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When things go bump

Say “Yes”, cart your family off the flight and laugh all the way to the bank

Vijay Verghese/ Editor

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HOLLYWOOD MOVIES like to depict savvy travellers like 007 whizzing into the airport minutes before the flight, busty blonde draped over one hand and a martini in the other. Mr Bond always manages to find a vacant parking spot, race to his gate and herd this unwieldy ensemble aboard as the engines roar. No one asks him to take his shoes off at security and no one bothers to examine his watch, which contains more lethal ordnance than Batman’s utility belt.

There is a glaring flaw in this scenario. The martini would be shaken, stirred and spilled with all this heaving about. And, contrary to popular belief, 007 would not end up comfortably cruising in first, awaiting the joys of the Mile High Club. He would, instead, get the bum’s rush at check-in and find himself despatched to a Narita capsule hotel, a victim of what airlines like to term, “denied boarding”. In simple parlance, he would be “bumped off”. There’d be no mile-high bonk. The blonde would desert him and Bond would probably die of an overdose of MSG.

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I make it a point to arrive at the airport early. I have it a lot easier than Bond as I do not normally cart blondes about on my arm though I do proudly display blonde hair on my jacket. Okay so the hair belongs to my dog, but who’s to know? I arrive the day before to catch my flight because I do not relish the prospect of being bumped. Yes, you may have a confirmed ticket, but that’s no insurance against a flight that is rather fuller than its seat count might suggest.

Like Bond, I too often have blonde hair on my jacket. Okay so it's my dog's hair, but who's to know...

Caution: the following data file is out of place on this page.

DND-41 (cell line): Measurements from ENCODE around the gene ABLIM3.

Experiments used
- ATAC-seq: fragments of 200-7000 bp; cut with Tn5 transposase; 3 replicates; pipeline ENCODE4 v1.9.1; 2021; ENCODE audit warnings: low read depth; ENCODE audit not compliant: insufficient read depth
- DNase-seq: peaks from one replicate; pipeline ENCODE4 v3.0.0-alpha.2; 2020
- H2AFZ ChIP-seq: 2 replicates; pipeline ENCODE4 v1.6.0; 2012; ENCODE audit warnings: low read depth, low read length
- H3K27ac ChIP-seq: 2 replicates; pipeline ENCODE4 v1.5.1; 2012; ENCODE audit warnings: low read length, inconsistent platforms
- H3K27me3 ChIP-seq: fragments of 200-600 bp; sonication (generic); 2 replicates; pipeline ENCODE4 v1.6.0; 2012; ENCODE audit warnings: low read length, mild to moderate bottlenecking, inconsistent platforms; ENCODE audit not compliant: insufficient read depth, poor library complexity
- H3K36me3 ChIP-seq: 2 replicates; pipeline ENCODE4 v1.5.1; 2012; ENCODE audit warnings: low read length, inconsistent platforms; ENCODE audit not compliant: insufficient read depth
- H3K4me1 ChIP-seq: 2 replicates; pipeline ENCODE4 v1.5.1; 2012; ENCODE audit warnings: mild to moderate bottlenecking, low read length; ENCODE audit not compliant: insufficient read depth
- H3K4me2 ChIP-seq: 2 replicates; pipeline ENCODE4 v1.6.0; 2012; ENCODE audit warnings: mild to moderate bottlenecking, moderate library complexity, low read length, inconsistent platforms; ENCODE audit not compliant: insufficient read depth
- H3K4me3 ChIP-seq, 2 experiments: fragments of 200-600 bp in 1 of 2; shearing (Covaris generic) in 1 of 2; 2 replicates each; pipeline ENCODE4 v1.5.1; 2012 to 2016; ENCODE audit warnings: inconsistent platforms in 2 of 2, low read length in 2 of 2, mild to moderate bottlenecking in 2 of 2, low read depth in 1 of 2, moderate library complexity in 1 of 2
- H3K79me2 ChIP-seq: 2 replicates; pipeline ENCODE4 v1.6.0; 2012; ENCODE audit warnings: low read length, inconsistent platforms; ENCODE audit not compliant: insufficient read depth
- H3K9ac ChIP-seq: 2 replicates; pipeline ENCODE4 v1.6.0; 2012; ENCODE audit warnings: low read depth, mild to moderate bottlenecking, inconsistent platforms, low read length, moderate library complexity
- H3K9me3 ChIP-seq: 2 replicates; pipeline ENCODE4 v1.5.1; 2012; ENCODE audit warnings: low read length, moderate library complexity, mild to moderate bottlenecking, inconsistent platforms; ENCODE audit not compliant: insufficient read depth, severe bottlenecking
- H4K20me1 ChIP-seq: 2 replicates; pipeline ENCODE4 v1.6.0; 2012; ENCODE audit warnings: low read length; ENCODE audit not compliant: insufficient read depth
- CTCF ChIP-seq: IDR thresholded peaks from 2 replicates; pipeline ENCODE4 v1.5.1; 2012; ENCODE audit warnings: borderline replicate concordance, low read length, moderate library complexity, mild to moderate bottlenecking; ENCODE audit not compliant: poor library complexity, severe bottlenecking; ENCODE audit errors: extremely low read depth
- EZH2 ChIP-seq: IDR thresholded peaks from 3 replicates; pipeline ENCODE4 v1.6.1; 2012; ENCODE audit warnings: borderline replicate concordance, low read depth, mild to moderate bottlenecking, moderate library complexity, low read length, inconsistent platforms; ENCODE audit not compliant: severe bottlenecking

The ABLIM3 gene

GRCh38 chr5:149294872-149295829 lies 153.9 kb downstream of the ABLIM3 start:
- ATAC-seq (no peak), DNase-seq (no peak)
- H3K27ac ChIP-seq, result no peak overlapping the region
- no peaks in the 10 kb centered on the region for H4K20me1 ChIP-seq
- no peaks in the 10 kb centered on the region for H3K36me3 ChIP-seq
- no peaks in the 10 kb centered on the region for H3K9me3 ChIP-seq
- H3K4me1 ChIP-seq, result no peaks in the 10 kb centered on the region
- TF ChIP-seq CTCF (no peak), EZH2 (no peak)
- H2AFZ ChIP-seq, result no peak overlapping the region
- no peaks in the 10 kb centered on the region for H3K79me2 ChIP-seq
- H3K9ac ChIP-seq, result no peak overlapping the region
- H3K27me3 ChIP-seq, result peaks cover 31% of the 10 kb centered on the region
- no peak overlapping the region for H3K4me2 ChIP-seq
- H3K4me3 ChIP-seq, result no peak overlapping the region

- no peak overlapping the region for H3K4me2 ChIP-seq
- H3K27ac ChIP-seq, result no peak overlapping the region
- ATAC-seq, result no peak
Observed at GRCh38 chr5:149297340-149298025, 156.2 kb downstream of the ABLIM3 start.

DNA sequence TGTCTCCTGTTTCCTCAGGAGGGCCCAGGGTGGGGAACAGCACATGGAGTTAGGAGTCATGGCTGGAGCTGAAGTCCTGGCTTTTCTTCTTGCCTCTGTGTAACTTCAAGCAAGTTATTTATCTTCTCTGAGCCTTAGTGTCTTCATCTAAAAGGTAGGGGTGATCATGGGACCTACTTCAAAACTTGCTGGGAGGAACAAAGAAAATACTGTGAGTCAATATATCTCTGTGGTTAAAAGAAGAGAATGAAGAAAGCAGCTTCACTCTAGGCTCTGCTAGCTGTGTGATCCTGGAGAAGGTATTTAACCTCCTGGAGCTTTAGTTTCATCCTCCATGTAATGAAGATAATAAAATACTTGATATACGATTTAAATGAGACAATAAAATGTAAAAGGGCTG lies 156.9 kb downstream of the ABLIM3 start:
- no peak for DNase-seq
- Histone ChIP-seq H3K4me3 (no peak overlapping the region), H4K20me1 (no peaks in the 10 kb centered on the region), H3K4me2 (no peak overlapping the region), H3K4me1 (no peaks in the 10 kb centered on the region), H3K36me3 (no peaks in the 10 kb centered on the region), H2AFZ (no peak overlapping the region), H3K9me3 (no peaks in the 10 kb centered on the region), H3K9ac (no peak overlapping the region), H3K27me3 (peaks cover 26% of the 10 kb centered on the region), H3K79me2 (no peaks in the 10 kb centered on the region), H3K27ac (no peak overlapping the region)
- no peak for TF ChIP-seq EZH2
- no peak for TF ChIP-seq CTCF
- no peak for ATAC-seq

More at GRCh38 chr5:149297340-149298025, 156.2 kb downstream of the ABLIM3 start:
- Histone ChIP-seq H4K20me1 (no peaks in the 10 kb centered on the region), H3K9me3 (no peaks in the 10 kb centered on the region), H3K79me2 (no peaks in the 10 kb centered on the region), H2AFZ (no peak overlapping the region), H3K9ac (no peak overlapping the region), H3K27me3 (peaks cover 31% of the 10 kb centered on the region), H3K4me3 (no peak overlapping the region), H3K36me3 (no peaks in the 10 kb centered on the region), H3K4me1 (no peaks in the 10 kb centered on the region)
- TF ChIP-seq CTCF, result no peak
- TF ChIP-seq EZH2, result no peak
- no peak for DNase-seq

The fact is all airlines accept more reservations for their flights than there are seats available. Overbooking is a necessary evil, they say. Why? Because a certain percentage of travellers always fail to turn up despite holding confirmed tickets. These spoil-sports are called “no-shows”. Airlines have no way of telling who might end up a no-show despite sophisticated technology, follow-up calls and detailed scans of the newspaper obituary columns. Hence, like the proverbial bakers, they throw in a few extra confirmations for good measure to protect their bottom line.

This is a science. No-show trends are tracked along with the percentage odds of mystery disappearances from city to city based on time of year, the weather and the ongoing War on Terror, Nail-Clippers, Shoes and Iraqi-Manufactured French Mustard. Based on these averages, flights are overbooked accordingly. Things usually work out. Or do they?

According to the US Department of Transportation, in 2002, a total of 836,986 passengers were denied boarding in the US. If that is still the case it’s a staggeringly high number of people taking off their shoes and having thermometers thrust into various cavities for no particular purpose. Of these 2002 figures 803,344 were “voluntary”. I’ll come to this anomaly in a moment. Leading the chart on “involuntary” denied boarding – which is where people scream at the top of their lungs and are dragged off unceremoniously – was Delta (9,222), followed by Southwest (7,928) and United (4,395).

No-show trends are scientifically tracked based on follow-up phone calls and scans of the newspaper obituary columns

All this, however, was against a figure of 467,204,981 enplaned passengers meaning that only a fraction of people ended up in a capsule hotel or at Burger King wondering what to do with their Delta Dollars (which is what Delta likes to hand out).

According to the European Commission, around 250,000 passengers each year get bumped at European airports. Statistics for Asia are less keenly distributed but if you tried arriving late for a Chinese New Year flight out of Hongkong in the days before sneezing chickens made a pig’s breakfast of things, you would most certainly find your travel arrangements shaken and stirred. The EU has taken a tough line and doubled compensation for denied boarding. Starting 2005, the compensation has been set at US$743 for flights over 3,500km, $495 for flights 1,500-3,500km and $310 for shorter trips.

This is all bad news for Russ Elder and his family of five that, according to the New York Times, “has been bumped at least once on nearly every trip they have taken for the past few years.” Elder says his “hobby” has enabled the family to travel extensively. How? He simply volunteers his family to get bumped on overbooked flights and accepts the cash and ticket handouts.

Compensation on international flights can vary from $350 to $750 depending on the inconvenience caused. On domestic US sectors rates range from $200 for delays up to three hours to $600 for anything above six hours. Passengers may be offered free tickets – but these are sans frequent flier miles. For the skinny on recent compensation levels, visit the lively and informative www.BumpTracker.com. Learn from Russ Elder. Arrive 90 minutes before your flight with just hand baggage – and start earning.

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